While there are several ways you can actually take them such as by adding some drops to a food item(s) or adding some to your cannabis weed tea recipe, the fastest and most effective way is to use the sublingual method. This is because, when you add a tincture of cannabinoids to your food or drink it works like an edible where it has first to be processed in your digestive tract and its onset of effects can take more like 30-60 minutes to hit. However, one of the reasons that some prefer to add their tincture to their food or drink is that the biggest benefit to doing so is that its recreational and medicinal effects tend to last longer than doing so via the more traditional sublingual application.
This is the most common method for taking a tincture. It’s incredibly easy as it involves just one step–well, three steps if you count unscrewing the dropper and filling it with your ideal dose.
All you do is drop the tincture under your tongue and “holding” it under your tongue for as long as possible. (Most tinctures recommend a minimum of holding it for at least 30-45 seconds.)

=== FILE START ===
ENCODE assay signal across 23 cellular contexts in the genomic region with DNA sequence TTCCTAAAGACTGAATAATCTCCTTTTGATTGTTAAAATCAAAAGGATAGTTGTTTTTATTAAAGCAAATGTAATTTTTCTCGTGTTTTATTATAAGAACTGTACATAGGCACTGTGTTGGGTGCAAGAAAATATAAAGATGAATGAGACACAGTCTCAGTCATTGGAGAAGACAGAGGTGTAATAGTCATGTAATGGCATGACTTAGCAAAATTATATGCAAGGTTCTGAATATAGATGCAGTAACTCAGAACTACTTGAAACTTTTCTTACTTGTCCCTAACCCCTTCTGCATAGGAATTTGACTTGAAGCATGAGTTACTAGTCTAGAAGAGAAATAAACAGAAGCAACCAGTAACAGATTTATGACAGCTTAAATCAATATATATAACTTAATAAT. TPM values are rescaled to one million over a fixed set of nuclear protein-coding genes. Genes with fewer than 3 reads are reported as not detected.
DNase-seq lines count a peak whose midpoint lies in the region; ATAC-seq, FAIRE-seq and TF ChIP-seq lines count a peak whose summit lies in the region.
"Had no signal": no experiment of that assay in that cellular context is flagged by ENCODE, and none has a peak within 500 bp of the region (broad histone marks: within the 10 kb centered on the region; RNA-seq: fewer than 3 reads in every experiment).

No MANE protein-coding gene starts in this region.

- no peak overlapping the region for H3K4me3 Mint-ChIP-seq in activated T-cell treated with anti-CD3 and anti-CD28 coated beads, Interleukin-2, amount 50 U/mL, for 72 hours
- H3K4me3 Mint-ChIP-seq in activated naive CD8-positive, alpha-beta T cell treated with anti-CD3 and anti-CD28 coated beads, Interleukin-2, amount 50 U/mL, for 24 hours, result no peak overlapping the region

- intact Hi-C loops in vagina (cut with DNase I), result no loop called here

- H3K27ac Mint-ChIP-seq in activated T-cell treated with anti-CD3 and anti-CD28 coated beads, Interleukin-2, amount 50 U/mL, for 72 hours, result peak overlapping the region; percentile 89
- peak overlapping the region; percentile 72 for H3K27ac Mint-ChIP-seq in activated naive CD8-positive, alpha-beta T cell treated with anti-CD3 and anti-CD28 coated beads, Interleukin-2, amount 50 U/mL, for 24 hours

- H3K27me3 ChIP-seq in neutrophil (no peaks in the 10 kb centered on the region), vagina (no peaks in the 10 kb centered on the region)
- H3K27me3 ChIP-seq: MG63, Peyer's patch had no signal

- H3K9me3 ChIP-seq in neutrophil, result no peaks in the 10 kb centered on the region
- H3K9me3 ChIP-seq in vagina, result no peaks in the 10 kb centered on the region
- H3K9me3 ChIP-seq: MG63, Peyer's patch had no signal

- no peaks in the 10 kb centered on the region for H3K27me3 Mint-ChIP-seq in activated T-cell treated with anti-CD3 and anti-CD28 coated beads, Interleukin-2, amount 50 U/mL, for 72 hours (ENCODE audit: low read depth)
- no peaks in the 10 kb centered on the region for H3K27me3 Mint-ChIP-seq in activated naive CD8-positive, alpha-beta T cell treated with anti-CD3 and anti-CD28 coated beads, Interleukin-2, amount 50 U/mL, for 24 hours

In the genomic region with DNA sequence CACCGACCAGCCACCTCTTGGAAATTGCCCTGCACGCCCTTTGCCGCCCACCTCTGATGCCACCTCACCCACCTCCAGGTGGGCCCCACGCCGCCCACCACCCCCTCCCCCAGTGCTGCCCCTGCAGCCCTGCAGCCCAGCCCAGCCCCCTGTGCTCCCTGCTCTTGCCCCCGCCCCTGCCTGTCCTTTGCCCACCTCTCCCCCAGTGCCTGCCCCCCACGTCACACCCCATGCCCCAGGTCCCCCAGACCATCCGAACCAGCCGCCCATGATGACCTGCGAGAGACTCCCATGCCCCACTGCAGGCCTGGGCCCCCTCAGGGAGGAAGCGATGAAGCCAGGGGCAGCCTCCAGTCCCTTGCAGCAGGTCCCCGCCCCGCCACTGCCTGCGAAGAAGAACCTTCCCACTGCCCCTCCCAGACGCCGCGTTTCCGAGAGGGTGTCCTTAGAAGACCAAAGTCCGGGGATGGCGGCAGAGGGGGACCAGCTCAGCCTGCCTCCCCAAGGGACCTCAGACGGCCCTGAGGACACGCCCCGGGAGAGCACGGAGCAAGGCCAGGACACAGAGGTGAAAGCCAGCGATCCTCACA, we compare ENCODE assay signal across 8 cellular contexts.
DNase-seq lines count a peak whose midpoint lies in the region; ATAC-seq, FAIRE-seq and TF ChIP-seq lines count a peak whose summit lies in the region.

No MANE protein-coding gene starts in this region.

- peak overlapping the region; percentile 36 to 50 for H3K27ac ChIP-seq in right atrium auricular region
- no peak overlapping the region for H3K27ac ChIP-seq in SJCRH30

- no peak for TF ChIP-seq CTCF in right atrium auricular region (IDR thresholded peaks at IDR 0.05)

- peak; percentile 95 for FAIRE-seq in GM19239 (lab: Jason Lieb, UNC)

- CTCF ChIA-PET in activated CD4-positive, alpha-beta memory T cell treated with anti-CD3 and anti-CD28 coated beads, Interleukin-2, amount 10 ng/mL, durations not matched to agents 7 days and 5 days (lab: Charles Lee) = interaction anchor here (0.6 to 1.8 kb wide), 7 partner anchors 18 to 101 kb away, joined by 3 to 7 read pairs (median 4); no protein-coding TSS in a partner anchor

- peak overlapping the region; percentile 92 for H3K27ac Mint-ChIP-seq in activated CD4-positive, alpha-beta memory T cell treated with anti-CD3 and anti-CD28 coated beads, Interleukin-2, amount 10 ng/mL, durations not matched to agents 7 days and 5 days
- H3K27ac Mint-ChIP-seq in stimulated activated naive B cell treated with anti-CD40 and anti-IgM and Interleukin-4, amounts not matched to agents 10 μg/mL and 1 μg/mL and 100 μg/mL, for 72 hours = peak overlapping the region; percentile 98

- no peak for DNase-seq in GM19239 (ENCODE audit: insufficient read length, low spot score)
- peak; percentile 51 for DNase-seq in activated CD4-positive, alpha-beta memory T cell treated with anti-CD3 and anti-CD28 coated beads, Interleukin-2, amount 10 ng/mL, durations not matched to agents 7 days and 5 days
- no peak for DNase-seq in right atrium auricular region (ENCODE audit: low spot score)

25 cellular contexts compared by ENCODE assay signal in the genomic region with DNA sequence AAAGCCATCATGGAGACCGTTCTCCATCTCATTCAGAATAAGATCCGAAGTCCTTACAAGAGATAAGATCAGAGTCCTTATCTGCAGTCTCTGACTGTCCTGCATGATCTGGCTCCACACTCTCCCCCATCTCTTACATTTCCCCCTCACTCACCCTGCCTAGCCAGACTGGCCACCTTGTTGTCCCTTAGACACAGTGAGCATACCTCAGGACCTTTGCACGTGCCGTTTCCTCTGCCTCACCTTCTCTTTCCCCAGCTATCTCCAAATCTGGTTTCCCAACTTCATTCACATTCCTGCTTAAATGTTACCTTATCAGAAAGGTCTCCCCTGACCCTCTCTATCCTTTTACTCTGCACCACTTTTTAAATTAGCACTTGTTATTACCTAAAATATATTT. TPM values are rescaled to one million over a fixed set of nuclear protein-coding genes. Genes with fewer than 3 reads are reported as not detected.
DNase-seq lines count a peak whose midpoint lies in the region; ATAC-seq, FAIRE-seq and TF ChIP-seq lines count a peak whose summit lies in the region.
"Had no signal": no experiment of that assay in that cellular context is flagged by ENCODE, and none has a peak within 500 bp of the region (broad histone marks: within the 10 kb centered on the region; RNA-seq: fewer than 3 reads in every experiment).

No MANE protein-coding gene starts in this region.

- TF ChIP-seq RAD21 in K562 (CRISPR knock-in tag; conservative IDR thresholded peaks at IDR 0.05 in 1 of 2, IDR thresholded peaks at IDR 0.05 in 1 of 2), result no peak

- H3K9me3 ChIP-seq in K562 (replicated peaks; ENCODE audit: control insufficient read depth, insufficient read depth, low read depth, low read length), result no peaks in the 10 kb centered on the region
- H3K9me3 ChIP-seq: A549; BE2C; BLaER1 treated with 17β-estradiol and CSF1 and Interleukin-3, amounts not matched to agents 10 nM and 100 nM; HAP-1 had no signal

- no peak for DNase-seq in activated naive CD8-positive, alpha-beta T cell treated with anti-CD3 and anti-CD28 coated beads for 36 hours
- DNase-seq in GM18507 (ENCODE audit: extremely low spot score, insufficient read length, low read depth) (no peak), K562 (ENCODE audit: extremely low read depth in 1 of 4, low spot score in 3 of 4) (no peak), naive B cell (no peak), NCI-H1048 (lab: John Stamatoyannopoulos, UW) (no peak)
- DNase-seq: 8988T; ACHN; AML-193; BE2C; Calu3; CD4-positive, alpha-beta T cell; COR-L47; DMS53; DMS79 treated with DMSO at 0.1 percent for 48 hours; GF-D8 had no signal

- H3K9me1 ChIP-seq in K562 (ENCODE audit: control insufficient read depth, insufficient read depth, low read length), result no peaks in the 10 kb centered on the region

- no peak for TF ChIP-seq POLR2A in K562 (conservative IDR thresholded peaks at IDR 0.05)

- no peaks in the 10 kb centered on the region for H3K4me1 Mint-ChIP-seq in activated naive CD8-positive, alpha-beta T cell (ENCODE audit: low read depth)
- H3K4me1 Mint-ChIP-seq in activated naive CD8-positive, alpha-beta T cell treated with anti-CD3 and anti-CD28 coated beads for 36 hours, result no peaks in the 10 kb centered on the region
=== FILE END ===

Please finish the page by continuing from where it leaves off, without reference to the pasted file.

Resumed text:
As already discussed, doing so allows for a much faster absorption of cannabis into your bloodstream, thereby delivering its beneficial effects to you much more quickly than other forms of inhaling or ingesting marijuana.
When it comes to picking out the tincture that’s right for you and how much to take, while some of this is going to be trial by error if you’re new to using tinctures, the general rule of thumb is to always start off conservatively when using a new tincture, and then adjust as needed until you’ve figured out what an effective dose is for you, your body type, and tolerance level.
In addition, most tinctures that you purchase from a dispensary will have a tincture dosage guide printed on the bottle or packaging, which is provided to give you what the maker considers to be a good average dose. If there isn’t a dosage guide for some reason, then ask your budtender, as one of their many jobs is knowing the products that they sell and being able to speak knowledgeably about them.